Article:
Shinta Mani hotel in Siem Reap has a secret. While it advertises itself as a 4 ½ * hotel, it is actually a 5* hotel at heart.
The hotel was designed by Bill Bensley – a famous designer of luxury resorts. It is modelled on the temples of Angkor, down to every last detail. The preciseness of the design resulted in the creation of a truly special building with all the comforts of 5* luxury.
However, Shinta Mani has a social mission – as well as its purpose of providing Siem Reap tourists with an exquisitely comfortable stay. In fact, the hotel’s slogan is “Open doors, open hearts”. Shinta Mani hotel has its own foundation and doubles as a hospitality training centre, and $5 of each guest’s nightly room rate is donated to the foundation. Students receive 10 months of on-the-job training in different hotel departments. It is for this reason that the hotel cannot be considered 5*as many of the staff are still learning their craft. It is perhaps a shame the hotel is in some ways penalised rather than rewarded for this social activity – but the advantage is that those expecting less than a 5* experience are rewarded with a very special kind of stay.
In truth, the success of the hotel as is much down to the execution of the services as its visual style. Staying at the Shinta Mani guests are really cared for as individuals, not just as another nightly stay. This is perhaps due to its relatively small size (there are only 39 rooms) but can also be attributed to the fact the hotel is a learning environment too. This gives a friendly atmosphere that can be lacking in other exclusive resorts. While personal space and relaxation is of utmost importance, all the staff take care to greet the guests and are genuinely interested in being a part of their experience of Cambodia.
The detail that Bensley paid to the hotel’s design is carried through in the personal touches given to each guest’s experience. Guests are greeted at the hotel with a cold towel on arrival – and this gesture is repeated on every return to the hotel, not just at initial check-in. It’s a small gesture, but is much appreciated when returning from an outing in the Cambodian heat. In the rooms, the guide for the guests is friendly and comprehensive and includes a varied selection of DVDs to borrow for free. The hotel enables guests to personalise their own experience in providing iPod docks with the speakers to play their own music. The rooms also provide a complimentary fruit platter, a small gift of potpourri on the bed, and, sweetly enough, a note from the Housekeeping manager wishing sweet dreams accompanies a small pack of biscuits.
This level of attention is apparent in every area of the hotel. When lounging by the pool you’ll be brought a complimentary ice lolly. Drinks are delivered with tasty nibbles. Books and magazines are discreetly available in the bar areas – as well as in the main library. All staff members are warm and friendly and obviously dedicated to providing a helpful, attentive yet not claustrophobic service.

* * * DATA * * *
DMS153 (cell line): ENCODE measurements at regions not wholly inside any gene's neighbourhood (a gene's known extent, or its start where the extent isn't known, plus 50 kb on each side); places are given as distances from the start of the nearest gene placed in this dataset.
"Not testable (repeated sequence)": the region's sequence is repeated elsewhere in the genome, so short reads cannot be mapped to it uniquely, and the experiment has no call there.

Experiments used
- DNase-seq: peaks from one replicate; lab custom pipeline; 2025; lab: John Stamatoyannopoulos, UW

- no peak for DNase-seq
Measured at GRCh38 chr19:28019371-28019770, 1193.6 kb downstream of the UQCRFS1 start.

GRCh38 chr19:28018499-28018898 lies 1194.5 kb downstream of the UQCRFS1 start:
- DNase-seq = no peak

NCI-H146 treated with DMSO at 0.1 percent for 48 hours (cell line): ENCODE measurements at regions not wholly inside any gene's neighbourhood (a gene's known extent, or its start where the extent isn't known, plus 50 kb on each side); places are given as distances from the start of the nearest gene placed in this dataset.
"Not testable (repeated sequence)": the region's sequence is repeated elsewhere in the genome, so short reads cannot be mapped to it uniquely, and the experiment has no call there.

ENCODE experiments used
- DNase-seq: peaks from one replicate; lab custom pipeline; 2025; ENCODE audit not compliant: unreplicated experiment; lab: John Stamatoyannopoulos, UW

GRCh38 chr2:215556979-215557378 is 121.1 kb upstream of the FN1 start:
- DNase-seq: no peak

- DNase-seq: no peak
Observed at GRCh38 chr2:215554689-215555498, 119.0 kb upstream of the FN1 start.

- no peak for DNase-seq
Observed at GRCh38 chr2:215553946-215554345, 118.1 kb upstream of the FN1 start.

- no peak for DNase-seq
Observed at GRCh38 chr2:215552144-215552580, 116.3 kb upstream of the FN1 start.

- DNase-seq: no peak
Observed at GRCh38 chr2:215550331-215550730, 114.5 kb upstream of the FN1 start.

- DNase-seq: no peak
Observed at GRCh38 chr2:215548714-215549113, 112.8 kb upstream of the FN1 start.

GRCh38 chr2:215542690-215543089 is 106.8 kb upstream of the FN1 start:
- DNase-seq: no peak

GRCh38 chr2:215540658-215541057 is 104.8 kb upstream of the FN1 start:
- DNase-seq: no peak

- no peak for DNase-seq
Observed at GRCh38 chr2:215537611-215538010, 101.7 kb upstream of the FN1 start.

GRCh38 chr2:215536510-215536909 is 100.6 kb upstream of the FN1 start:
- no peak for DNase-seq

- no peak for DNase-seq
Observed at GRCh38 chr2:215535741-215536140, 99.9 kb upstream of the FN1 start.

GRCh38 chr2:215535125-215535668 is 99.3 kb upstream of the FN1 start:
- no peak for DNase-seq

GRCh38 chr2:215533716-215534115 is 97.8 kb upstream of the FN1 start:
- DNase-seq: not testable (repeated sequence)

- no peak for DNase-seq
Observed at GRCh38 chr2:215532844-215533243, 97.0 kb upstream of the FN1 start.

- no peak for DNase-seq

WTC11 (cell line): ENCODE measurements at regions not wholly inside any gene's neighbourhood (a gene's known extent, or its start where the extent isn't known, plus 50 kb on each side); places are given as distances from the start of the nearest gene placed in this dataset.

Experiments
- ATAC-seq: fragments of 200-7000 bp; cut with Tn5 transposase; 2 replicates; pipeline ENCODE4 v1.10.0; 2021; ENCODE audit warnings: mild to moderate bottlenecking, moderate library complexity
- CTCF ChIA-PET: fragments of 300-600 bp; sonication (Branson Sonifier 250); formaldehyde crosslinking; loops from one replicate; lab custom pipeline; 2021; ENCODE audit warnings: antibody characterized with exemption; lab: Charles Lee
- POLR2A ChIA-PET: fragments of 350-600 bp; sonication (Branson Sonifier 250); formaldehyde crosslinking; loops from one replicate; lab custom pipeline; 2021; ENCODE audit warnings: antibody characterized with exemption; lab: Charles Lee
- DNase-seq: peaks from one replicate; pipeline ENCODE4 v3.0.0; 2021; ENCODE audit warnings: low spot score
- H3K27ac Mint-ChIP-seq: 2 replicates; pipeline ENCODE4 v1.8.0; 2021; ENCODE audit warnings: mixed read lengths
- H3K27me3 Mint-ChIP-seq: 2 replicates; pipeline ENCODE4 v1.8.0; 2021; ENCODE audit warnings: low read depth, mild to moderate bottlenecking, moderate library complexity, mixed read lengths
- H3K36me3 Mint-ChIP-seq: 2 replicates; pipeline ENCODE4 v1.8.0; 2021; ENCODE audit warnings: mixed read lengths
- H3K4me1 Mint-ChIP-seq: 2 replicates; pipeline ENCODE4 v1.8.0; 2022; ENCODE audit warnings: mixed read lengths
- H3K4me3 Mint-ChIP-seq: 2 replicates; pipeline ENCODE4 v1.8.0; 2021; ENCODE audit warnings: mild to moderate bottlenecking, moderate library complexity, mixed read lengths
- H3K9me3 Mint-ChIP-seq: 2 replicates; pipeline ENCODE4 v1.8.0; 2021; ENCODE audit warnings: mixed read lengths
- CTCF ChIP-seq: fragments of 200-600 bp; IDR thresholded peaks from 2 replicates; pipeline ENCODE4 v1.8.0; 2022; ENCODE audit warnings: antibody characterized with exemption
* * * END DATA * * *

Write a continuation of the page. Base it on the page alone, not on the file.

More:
The food available in the hotel is tasty and quite reasonably priced. The menu is varied, but not so extensive as to be overwhelming and there’s always a cocktail on special offer at the pool bar. The complimentary breakfast, however, is pretty comprehensive! The big outdoor sofa swings that suspend from the roof are the perfect place to relax for a few hours while sampling everything the buffet has to offer – and the buffet is in addition to the traditional breakfast dishes that can be ordered from the kitchen! Traditional Khmer breakfasts of rice porridge or noodles are there to be sampled, plus some familiar European comforts of cereals pastries, breads and spreads. There’s even marmite for those with specifically British tastes. Worth mentioning is the standard of the coffee – a really smooth taste and beautifully prepared.
The atmosphere of the restaurant at breakfast time is light and bright – the positioning of the space receiving the morning sun. Sitting outside you can really appreciate the charm of the hotel’s design, with the sun filtering through the Angkorian-themed entrance pillars and casting shadows that suggest an altogether different era. In the evening however, the restaurant transforms and the orange glow of candles throughout the area gives it a restful and intimate feel. The bar area – located on the first floor directly above the restaurant – provides a nice space to continue with after dinner drinks. The space invites relaxation, with comfy deep sofas constructed in alcoves that overhang the outside restaurant area below.
Returning to the bedrooms, it is fair to say that any room at Shinta Mani hotel, whether the superior or deluxe, feels spacious yet cosy. The beds are spacious and the duvets are heavy and snug. The bathrooms include the modern essentials and it is easy to request additional items from reception. The flat-screen TVs are just the right size that they don’t dominate the room. The rooms are relatively sparse in terms of artwork and unnecessary furnishings, but what is there is interesting yet understated and all inspired by the ancient Khmer empire. The air conditioning is discreet and effective and carefully positioned away from the bed so as not to blast guests with cool air in their face as they sleep!
Shinta Mani has not been open long but is already attracting repeat visitors. The hotel is extending on the other side of the road, constructing more rooms and an additional pool. Again, with a clever design Shinta Mani is able to offer its services to more guests, while still providing an atmosphere of intimacy. Specifically not a tour-bus hotel, it is a smart choice for travellers with a sense of individuality.